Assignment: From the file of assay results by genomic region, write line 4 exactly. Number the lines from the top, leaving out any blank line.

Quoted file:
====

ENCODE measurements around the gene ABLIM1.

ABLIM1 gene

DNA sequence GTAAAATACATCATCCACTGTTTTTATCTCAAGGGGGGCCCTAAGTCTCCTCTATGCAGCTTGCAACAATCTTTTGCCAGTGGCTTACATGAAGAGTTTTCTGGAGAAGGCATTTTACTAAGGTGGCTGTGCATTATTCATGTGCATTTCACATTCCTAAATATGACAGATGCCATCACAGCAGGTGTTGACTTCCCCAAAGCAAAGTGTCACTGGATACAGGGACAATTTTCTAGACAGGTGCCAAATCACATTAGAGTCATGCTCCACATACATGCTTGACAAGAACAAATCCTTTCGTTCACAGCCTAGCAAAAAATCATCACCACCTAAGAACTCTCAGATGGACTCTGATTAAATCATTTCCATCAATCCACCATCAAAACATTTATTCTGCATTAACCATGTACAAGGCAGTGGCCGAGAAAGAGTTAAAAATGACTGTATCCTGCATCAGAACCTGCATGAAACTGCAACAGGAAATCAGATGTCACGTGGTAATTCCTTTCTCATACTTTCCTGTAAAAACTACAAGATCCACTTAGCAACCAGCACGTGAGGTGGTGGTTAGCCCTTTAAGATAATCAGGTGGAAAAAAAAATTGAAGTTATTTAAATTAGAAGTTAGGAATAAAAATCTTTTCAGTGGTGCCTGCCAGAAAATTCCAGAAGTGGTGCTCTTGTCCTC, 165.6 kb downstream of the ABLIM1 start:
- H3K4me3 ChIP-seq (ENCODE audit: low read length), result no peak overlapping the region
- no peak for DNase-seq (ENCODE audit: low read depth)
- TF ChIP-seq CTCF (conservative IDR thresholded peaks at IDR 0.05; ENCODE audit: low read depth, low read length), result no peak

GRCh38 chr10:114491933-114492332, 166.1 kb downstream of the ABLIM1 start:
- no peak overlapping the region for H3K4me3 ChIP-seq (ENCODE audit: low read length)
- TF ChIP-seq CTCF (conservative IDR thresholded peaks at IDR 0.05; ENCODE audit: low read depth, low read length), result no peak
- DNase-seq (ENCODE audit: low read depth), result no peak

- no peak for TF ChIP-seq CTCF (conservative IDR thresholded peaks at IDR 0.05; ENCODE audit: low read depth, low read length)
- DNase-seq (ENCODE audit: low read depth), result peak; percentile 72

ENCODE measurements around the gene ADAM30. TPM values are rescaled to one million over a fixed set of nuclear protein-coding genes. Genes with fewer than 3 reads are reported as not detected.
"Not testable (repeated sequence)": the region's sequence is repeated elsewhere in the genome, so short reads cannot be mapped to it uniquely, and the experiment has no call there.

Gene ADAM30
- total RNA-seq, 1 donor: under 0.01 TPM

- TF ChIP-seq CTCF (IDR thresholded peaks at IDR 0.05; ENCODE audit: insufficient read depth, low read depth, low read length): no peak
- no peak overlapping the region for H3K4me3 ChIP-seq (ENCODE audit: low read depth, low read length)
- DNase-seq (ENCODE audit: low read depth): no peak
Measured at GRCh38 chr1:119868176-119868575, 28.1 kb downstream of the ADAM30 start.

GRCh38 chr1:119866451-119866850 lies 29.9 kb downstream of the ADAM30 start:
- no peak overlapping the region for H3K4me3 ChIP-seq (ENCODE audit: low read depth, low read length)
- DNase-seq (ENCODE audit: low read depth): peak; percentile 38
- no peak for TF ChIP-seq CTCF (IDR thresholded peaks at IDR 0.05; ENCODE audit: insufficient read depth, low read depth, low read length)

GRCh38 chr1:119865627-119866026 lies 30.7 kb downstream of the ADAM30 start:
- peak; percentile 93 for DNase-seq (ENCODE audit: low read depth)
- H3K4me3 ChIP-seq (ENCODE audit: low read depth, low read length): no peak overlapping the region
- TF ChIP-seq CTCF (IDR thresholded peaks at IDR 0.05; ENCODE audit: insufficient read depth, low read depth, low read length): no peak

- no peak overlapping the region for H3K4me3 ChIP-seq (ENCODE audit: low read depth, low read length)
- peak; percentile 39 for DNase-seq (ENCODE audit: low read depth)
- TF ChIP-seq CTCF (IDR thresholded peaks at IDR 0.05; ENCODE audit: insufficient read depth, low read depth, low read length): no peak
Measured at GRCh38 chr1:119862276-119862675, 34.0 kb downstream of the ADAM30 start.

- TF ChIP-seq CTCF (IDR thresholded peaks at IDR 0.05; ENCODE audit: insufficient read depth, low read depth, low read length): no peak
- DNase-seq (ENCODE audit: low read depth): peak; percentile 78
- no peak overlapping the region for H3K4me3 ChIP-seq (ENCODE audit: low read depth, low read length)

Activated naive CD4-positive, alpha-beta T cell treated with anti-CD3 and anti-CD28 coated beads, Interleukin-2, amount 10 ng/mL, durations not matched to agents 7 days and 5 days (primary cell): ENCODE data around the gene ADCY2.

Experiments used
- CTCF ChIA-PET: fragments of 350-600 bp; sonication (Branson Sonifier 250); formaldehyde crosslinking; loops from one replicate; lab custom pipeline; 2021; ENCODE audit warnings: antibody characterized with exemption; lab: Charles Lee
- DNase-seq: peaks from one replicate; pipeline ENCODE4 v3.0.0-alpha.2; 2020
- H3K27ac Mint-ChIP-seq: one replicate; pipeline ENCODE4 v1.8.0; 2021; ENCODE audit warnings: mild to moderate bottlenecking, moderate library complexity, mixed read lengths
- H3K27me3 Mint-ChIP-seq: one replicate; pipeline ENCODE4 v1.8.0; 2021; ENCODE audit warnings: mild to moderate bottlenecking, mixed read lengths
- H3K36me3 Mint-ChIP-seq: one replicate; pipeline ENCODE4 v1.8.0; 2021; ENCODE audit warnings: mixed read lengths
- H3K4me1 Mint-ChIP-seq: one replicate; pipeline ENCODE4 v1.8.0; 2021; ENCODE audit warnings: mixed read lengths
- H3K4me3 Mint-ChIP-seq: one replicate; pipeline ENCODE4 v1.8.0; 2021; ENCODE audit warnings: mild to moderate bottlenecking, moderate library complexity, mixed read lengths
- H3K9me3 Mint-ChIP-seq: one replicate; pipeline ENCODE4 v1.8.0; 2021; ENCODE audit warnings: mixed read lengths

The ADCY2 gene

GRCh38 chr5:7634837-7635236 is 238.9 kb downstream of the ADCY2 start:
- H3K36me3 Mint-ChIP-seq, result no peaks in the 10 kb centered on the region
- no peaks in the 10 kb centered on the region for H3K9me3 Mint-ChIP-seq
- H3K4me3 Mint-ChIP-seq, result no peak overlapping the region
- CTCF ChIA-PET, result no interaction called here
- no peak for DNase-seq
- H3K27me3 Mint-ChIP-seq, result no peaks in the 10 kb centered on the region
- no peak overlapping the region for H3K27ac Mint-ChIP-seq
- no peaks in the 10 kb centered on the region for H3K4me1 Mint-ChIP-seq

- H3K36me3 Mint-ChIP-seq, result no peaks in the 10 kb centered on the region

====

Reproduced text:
- H3K4me3 ChIP-seq (ENCODE audit: low read length), result no peak overlapping the region